Some Hindus temples, particularly in South India, will not allow Westerners, that is people of lighter skin color, to enter even if they have already formally become Hindus. Other Hindus simply don’t know how to communicate their tradition. The result is that the more universal or liberal aspects of Hinduism are forgotten. Or they go by another name in the West as Yoga, Vedanta or the teachings of a particular guru, in which case they can become popular all over the world as many modern spiritual movements have demonstrated.

Discovering Hinduism through the Vedas
In my case I come to Hindu Dharma through the Vedas, the oldest tradition of Hinduism. This was an unusual way because the Vedas are so old that most Hindus know little about them, following Instead more recent teachings. People in the West have no real idea what the Vedas are either. They see Hinduism through a few prominent images like Shiva, Krishna and the Goddess or a few famous modern gurus and are not aware of the older foundation of this multifarious tradition. Most Hindus know their tradition and its long history.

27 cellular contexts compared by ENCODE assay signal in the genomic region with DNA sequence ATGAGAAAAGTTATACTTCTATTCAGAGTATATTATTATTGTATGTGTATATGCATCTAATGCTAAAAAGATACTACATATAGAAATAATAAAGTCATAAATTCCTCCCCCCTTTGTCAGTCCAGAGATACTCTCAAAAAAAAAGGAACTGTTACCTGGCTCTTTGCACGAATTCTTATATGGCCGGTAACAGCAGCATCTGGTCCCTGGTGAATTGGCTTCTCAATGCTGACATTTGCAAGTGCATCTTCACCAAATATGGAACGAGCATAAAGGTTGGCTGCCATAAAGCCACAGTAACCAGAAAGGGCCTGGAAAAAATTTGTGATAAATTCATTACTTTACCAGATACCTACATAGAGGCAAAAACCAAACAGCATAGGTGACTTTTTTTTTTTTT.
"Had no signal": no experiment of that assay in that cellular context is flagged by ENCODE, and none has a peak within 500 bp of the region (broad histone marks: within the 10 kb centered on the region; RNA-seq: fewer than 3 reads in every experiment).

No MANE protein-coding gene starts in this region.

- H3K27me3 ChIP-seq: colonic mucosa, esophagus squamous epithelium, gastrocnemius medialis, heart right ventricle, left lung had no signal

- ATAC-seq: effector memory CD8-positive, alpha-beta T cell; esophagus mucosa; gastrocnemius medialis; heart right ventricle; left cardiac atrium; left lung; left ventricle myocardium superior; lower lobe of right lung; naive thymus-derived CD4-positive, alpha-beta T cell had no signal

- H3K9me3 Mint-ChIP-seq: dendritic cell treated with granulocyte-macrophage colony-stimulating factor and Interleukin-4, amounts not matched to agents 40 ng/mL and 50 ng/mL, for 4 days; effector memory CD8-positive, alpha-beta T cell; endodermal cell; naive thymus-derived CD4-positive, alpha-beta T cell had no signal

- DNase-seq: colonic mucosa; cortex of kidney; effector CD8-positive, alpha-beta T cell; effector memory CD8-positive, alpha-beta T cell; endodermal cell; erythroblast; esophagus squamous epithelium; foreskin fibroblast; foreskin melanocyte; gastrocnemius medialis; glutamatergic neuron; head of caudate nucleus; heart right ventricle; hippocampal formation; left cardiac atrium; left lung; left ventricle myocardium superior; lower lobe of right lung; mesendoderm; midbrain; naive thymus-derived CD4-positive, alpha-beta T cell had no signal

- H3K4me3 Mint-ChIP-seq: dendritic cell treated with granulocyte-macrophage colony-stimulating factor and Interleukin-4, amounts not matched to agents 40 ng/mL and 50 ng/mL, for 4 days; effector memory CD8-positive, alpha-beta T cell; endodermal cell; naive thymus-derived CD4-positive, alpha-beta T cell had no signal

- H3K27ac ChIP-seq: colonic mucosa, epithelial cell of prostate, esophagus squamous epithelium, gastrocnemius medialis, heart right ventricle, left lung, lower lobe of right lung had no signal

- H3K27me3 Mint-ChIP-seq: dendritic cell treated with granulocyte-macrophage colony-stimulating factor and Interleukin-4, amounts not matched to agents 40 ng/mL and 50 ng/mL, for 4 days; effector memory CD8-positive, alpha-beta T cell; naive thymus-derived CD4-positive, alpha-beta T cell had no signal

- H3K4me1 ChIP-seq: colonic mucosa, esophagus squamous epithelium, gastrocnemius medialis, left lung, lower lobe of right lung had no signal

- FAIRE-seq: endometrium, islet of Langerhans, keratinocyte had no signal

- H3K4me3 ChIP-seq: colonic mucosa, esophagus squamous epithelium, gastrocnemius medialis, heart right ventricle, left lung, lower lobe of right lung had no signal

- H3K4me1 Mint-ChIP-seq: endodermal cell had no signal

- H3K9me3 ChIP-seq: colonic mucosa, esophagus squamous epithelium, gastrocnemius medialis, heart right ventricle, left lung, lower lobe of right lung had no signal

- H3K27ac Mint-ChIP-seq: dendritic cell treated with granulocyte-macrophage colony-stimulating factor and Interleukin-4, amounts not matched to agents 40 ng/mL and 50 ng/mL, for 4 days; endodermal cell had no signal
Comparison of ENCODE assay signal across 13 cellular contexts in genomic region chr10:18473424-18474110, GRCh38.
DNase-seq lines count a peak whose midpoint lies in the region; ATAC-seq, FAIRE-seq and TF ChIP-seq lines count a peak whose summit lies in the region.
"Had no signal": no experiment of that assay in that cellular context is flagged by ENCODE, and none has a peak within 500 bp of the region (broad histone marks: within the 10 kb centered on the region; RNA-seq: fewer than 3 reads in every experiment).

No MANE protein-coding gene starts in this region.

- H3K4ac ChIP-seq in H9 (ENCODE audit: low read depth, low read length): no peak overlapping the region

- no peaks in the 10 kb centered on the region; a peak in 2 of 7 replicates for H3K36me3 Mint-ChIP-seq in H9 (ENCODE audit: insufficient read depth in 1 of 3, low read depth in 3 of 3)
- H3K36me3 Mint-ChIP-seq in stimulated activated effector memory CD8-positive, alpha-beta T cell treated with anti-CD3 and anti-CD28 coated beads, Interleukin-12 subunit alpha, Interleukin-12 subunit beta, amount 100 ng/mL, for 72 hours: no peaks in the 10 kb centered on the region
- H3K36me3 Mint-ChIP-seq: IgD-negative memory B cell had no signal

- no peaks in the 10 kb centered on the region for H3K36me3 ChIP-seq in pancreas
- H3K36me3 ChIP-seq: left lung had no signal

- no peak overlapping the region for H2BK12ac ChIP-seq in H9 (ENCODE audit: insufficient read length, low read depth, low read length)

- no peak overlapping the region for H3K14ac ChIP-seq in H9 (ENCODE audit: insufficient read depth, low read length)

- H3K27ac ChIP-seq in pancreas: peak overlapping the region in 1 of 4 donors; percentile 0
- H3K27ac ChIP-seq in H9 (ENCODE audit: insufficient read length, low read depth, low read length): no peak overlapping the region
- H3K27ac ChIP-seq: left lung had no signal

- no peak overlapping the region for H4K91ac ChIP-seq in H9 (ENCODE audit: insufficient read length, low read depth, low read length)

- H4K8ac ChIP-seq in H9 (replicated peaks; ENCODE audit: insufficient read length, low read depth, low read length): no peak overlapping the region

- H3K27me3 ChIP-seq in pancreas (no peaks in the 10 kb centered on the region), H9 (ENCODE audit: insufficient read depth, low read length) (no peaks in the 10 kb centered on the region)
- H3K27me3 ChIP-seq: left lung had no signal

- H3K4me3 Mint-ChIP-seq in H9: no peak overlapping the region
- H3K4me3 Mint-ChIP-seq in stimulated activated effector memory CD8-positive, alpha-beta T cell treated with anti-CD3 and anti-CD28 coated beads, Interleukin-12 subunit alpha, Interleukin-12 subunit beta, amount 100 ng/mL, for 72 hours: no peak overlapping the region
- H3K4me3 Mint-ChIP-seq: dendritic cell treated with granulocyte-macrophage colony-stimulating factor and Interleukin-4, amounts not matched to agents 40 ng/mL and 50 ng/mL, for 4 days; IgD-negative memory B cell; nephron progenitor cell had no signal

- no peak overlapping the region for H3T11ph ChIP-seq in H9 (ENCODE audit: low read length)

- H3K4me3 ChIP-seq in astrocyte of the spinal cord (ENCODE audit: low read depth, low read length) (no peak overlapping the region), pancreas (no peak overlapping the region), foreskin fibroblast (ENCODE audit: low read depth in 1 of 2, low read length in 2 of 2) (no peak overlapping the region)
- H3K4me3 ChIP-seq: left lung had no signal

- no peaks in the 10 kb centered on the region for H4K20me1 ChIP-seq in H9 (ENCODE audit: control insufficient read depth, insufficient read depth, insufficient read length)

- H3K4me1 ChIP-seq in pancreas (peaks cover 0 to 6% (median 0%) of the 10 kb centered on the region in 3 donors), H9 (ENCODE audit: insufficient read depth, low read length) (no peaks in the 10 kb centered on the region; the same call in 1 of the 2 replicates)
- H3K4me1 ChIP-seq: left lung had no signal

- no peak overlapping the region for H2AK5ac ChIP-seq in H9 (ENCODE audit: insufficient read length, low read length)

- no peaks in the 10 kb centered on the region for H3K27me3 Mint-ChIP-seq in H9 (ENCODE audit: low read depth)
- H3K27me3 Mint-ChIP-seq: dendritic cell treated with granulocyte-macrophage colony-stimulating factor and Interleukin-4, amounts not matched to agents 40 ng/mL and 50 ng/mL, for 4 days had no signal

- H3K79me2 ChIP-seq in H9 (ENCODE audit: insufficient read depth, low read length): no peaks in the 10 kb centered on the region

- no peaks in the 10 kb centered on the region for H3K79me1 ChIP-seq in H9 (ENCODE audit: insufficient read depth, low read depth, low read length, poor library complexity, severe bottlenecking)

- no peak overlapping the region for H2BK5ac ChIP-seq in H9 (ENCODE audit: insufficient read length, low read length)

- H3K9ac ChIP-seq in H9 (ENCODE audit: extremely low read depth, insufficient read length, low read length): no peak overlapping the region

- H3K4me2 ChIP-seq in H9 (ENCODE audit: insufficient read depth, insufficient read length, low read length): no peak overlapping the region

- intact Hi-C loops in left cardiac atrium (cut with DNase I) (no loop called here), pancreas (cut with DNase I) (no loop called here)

Even Hindus who speak of the glory of the Vedas generally can’t explain Vedic teachings in detail. By the Vedas they usually mean the Upanishads or the Bhagavadgita, not the older Vedic texts. Western academia believes that the Vedas are only primitive poetry, tribal rites, or same strange babbling that arose from shamanic intoxications. At best, for the more spiritually enlightened, the Vedas are regarded as the lesser as the lesser growths from which the greater enfoldments of Yoga and Vedanta arose or diverged.